4G Or Not 4G? That Is The Question (Part 2)

12/13/2012 3:10:02 PM

We’re not going to be seeing 4G reach of 98% of the population until the of 2014

Now look at what happened after that. Hutchison Whampoa’s 3 network remains intact. Orange was bought by France Telecom; BT Cellnet became O2 and, in 2005, it was bought by the Spanish telecommunications company Telefónica; One2One, which was bought by Deutsche Telekon a year before the auction, changed its name to T-Mobile in 2002. Only Vodafone has remained a British company.

Only users on the EE network will benefit from 4

Only users on the EE network will benefit from 4G

However, this is more than a lesson in European companies taking over British ones. That $36bn was a major burden on UK telecom firms (and it has to be said that the German one fetched even more money) and it pulled a lot of investment away from infrastructure. Ideally, that cash would have been diverted into providing better services and boosting the networks and their ability to compete effectively.

So why have lessons not been learned? Why are we sitting here with a 4G auction getting underway that will drag more billions out of the system? Already the system has been badly dealt with, leaving only EE happy and all it’s doing is putting all the power in the hands of one company for the time being and making its rivals wait, losing valuable innovation and investment time in the process.

It was quite clear from the start that the networks would not find a happy medium. There is barely enough spectrum for all four UK operators and none of them really wanted to be dragged into the auctioneering that proved so damaging the last time.

There’s an argument that perhaps the mobile phone companies should have avoided all of this completely and stuck with 3G, spending the cash on increasing the coverage of the third generation and using the spare capacity - of which there is enough - to see them through for a few more years.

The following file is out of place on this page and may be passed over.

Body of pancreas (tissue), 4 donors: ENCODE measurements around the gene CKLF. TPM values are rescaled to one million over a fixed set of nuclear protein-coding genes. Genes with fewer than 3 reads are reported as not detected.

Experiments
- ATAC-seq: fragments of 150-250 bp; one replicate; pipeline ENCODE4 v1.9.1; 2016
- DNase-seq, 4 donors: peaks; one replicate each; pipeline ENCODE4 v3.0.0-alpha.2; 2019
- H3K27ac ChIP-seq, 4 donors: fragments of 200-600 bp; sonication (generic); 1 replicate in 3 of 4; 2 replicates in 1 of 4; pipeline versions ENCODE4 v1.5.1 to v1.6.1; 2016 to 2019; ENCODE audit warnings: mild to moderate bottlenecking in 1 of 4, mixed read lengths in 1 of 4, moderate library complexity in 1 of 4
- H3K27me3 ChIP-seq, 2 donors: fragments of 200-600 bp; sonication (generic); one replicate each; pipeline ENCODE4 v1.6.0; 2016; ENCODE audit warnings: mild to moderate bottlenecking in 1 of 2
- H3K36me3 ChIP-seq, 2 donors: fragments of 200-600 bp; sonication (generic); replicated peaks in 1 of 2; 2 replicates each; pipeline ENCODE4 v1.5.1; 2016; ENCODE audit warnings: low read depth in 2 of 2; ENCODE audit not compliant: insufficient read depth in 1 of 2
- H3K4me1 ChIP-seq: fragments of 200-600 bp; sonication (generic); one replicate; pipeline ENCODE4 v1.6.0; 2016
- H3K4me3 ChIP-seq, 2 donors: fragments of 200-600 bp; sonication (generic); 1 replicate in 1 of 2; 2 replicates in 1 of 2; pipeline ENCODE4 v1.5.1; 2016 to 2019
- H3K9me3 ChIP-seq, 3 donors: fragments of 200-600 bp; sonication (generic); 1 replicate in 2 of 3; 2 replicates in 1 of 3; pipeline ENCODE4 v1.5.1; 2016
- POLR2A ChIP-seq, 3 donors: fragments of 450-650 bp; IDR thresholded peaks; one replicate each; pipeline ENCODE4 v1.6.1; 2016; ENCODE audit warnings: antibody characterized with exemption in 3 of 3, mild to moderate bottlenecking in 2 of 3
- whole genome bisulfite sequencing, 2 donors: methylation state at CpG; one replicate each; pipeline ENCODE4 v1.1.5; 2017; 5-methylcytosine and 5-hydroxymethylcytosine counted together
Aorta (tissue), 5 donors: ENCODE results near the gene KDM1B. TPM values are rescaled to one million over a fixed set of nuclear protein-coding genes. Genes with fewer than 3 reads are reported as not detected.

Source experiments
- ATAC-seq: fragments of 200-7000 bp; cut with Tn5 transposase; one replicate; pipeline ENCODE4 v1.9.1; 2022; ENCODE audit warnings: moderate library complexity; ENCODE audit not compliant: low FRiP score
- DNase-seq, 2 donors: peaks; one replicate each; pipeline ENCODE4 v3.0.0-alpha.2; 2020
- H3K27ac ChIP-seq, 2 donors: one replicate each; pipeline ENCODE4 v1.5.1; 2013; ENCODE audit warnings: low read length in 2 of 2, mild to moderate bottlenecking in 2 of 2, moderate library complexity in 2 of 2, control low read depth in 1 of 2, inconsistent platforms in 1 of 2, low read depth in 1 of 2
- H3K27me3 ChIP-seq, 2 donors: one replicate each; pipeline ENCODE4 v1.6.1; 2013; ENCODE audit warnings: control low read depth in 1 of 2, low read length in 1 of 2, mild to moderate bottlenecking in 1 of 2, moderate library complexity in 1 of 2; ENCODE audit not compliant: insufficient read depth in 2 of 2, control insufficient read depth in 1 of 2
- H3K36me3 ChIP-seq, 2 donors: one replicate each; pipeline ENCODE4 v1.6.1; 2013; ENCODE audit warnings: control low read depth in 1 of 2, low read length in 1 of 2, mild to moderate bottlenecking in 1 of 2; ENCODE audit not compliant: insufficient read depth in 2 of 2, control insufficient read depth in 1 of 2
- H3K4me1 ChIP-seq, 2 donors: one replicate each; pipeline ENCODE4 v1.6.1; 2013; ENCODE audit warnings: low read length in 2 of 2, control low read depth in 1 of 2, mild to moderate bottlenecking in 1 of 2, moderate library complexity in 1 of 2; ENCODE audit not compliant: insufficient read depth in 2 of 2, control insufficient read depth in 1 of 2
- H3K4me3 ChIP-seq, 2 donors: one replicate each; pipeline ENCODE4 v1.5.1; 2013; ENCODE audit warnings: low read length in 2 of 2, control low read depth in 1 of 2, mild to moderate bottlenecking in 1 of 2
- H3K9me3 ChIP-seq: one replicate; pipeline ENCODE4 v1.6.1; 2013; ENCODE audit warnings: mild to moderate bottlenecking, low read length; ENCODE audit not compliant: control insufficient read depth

With Wi-Fi becoming such a force and talk of setting up UK-wide Wi-Fi hotspots and public Wi-Fi initiatives, steps have been taken towards realizing the dream of a countrywide Wi-Fi network, albeit a rather disjointed one. Accessing Wi-Fi in busy towns and cities is relatively easy - you’re often no more than a coffee shop or fast food outlet away - and it’s rather telling that the 4G roll out will be equally limited.

EE will launch the UK’s first mobile 4G network in London, Birmingham, Cardiff and Bristol first and another 12 cities by the end of the year. According to EE, this will cover a third of the UK population. However, we’re not going to be seeing a reach of 98% of the population until 2014 and even then, this is dependent on it winning a sufficient part of the 900MHz spectrum available in a forthcoming auction. Woe betide those living in northern Scotland and parts of eastern England too. They will miss out on the initial 4G roll out.

27 million customers will potentially benefit from speeds that are up to five times faster than 3G

Perhaps the cash would have been better spent on Wi-Fi. It’s growing in popularity and people with 4G will no doubt still seek Wi-Fi in order to conserve their data. In 2007, just 700,000 people used Wi-Fi hotspots according to a report by the Office of National Statistics. In 2010, that had grown to 4.9 million. It said that represented 13% of internet users, connecting in restaurants, cafes, hotels, airports and many more locations. It begs the question why companies are rolling out 4G rather than sorting out the Wi-Fi coverage? Vodaphone is spending $40bn across Europe on its 4G network and yet analyst Mobidia says 70% of smartphone internet traffic is via Wi-Fi in the UK and Informa says just 19% is via a mobile network. People are wary of the data plans, Wi-Fi is faster and people like the convenience.